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Experts explain school threat assessments process following Richneck shooting

By Danielle Saitta,


As Richneck Elementary School students prepare to head back to school on Jan. 30, parents are still wondering what exactly happened on Jan. 6, when police said a 6-year-old student shot first-grade teacher Abby Zwerner.

In a press conference this week, Zwerner's attorney , Diane Toscano detailed four separate incidents that led teachers, including Zwerner, to speak to the administration about the 6-year-old. Three of those four incidents included telling administrators they believed the child had a gun.

While the shooting is still under investigation, News 3 dove into state requirements for threat assessment teams in schools.

School psychologists said there's a wide range of threats that can be made inside a school—a child could be acting a certain way or they can even make a pre-meditated plan to harm.

"As an example, if a student were to say, I'm going to slap you, this is a minor threat. However, if a child said something more violent like, I'm going to set the teacher on fire is a much more severe threat," said a former school psychologist who preferred not to have their identity revealed

The psychologist said that the state of Virginia requires schools to have a team of faculty members assemble into a threat assessment team.

According to the Virginia Department of Criminal Justice, the Virginia code states a team has to be made up of individuals with expertise in counseling, instruction, school administration, and law enforcement. Though the code states that these people don't need to necessarily be currently serving in those roles.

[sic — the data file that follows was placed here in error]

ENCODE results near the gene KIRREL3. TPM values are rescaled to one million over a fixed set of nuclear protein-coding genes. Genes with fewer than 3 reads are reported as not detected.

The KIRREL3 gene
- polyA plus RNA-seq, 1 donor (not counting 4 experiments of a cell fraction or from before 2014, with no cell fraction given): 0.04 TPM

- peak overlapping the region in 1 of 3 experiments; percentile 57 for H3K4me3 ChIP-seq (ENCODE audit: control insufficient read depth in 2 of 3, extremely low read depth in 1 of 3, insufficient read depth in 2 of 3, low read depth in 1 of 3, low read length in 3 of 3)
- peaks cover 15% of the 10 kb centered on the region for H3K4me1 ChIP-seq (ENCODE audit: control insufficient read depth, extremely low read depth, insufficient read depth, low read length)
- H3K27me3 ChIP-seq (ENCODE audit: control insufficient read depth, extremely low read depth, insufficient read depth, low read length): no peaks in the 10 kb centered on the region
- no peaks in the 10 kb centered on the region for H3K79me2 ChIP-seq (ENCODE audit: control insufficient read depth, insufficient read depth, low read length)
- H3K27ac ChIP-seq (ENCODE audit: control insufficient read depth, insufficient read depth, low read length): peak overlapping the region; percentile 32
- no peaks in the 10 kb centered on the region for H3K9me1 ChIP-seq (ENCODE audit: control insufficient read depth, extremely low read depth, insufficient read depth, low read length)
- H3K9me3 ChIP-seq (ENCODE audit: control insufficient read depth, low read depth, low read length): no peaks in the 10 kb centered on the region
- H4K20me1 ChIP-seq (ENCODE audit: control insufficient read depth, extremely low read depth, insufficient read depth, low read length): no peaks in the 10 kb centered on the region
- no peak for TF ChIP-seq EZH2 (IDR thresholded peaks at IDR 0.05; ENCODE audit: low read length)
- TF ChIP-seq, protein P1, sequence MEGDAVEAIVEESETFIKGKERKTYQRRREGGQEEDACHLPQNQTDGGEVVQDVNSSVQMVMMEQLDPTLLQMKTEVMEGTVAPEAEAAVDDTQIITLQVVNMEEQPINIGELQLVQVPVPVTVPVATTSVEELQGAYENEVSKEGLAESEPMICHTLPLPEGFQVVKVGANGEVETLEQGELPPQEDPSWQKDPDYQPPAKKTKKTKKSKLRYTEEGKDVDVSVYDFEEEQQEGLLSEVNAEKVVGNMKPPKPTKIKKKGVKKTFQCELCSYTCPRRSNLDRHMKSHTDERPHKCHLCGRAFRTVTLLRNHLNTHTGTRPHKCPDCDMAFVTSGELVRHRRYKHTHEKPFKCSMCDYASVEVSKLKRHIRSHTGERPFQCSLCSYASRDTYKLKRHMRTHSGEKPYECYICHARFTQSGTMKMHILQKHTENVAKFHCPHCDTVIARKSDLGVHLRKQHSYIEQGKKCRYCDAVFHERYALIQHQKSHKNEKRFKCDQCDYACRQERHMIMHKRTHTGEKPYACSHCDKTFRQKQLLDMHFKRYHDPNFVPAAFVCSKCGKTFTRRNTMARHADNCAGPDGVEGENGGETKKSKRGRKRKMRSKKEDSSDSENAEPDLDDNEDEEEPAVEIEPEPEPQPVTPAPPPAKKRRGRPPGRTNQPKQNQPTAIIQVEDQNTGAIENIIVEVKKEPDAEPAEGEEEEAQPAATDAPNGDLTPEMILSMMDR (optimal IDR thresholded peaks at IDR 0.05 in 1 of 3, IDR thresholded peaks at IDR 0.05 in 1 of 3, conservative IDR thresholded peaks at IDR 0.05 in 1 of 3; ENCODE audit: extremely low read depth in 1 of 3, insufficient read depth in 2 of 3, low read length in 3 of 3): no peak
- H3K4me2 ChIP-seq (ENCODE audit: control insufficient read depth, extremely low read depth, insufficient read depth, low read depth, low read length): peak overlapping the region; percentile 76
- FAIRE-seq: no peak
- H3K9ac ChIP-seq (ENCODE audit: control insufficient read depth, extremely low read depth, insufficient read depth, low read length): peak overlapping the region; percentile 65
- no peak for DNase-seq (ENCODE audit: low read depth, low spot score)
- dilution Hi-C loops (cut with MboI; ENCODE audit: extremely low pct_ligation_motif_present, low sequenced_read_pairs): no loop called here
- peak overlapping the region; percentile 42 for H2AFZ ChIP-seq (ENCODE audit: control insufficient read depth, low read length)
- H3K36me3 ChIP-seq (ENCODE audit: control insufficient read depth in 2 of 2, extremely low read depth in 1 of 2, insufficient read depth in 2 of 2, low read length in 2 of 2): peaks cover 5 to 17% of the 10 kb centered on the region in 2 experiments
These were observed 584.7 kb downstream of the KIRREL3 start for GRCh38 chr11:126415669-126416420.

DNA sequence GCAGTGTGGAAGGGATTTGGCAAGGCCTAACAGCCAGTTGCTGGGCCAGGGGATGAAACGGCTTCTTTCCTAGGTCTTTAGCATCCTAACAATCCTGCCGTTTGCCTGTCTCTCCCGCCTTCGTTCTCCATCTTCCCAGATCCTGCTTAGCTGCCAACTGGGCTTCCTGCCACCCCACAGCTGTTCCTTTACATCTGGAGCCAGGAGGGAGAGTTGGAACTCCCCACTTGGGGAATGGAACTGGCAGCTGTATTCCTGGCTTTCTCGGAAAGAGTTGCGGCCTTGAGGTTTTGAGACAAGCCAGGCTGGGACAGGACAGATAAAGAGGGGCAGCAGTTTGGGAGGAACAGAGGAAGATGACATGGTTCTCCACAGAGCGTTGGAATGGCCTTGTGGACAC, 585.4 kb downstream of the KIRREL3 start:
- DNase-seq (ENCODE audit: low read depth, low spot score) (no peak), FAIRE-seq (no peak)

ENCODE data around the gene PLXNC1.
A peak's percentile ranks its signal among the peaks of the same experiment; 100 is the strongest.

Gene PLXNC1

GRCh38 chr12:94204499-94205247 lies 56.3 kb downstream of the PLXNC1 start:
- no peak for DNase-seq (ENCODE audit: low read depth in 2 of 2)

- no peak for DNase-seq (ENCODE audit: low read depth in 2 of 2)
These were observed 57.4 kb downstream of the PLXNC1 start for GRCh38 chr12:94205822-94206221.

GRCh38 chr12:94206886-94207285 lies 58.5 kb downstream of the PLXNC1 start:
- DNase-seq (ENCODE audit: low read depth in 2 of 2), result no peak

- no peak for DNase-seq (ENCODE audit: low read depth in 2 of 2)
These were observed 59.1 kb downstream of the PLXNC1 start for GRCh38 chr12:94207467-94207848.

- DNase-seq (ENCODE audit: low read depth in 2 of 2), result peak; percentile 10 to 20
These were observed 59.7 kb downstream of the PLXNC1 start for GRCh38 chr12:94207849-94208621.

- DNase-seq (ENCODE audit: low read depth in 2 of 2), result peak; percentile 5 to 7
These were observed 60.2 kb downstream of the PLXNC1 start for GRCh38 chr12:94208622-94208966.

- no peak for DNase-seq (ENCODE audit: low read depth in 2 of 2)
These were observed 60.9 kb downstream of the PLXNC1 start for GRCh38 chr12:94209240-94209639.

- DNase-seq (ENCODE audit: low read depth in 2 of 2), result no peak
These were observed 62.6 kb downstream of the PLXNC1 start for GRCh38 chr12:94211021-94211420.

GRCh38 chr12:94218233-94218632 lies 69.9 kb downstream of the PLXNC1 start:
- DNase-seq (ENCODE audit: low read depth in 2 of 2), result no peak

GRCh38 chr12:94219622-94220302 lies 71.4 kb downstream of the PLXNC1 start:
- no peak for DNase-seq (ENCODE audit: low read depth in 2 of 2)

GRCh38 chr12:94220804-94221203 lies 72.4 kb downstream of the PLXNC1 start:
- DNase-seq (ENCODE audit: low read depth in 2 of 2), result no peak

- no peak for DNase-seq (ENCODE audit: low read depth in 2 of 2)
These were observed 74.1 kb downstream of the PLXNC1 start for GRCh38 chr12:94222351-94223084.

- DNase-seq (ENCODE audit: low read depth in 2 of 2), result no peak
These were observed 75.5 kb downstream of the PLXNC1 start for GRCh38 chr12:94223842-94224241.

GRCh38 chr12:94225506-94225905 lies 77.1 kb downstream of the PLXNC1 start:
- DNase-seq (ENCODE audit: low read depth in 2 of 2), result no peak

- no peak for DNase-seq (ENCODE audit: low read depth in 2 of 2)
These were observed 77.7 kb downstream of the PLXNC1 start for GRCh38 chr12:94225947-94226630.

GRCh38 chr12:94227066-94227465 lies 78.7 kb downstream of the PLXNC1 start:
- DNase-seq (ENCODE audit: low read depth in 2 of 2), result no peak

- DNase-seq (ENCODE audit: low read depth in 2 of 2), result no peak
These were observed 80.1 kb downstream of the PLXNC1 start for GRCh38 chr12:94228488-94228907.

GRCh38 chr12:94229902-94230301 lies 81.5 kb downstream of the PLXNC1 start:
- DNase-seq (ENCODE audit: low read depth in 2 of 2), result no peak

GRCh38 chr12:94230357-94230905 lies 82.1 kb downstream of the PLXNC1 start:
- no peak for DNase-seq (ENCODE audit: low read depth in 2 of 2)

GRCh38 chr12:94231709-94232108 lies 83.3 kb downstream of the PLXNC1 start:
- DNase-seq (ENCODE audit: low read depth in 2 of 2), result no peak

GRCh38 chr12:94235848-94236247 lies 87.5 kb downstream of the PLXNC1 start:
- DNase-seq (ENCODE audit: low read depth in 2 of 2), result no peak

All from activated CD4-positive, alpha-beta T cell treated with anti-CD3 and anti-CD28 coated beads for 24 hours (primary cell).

Using the Jan. 6th shooting at Richneck as an example, News 3 asked the psychologist what would have been protocol if some form of a threat was noticed.

"Typically what happens is that somebody needs to interview the student," the psychologist said. "Another person will need to interview witnesses while someone else interviews the teacher. Another team member will need to do a record review and then a call needs to be made to the parent and history has to be collected from them."

In terms of preventative measures, psychologists say there are a few things a team can do if a threat is minor.

"The plan could include things like daily searches, counseling services and then the threat assessment team is mandated to do checks and see how the plan is going, how the student is doing," the psychologist said.

News 3 reached out to Newport News schools and asked if any of this was done. They said the school was in compliance with Virginia law, which requires a threat assessment team at schools. For the moment, the school couldn't give us a play-by-play of what transpired on Jan. 6 because right now the investigation is still ongoing.

News 3 also learned the student and his family are protected by the Federal Educational Rights and Privacy Act.

During this tense time, parents at recent school board meetings have been pointing fingers at Newport News schools, wondering if Abigail Zwerner was not being heard or if not enough was being done in general.

"That was completely preventable if the red flags were taken seriously and the proper procedures were clearly communicated and followed," the psychologist said.

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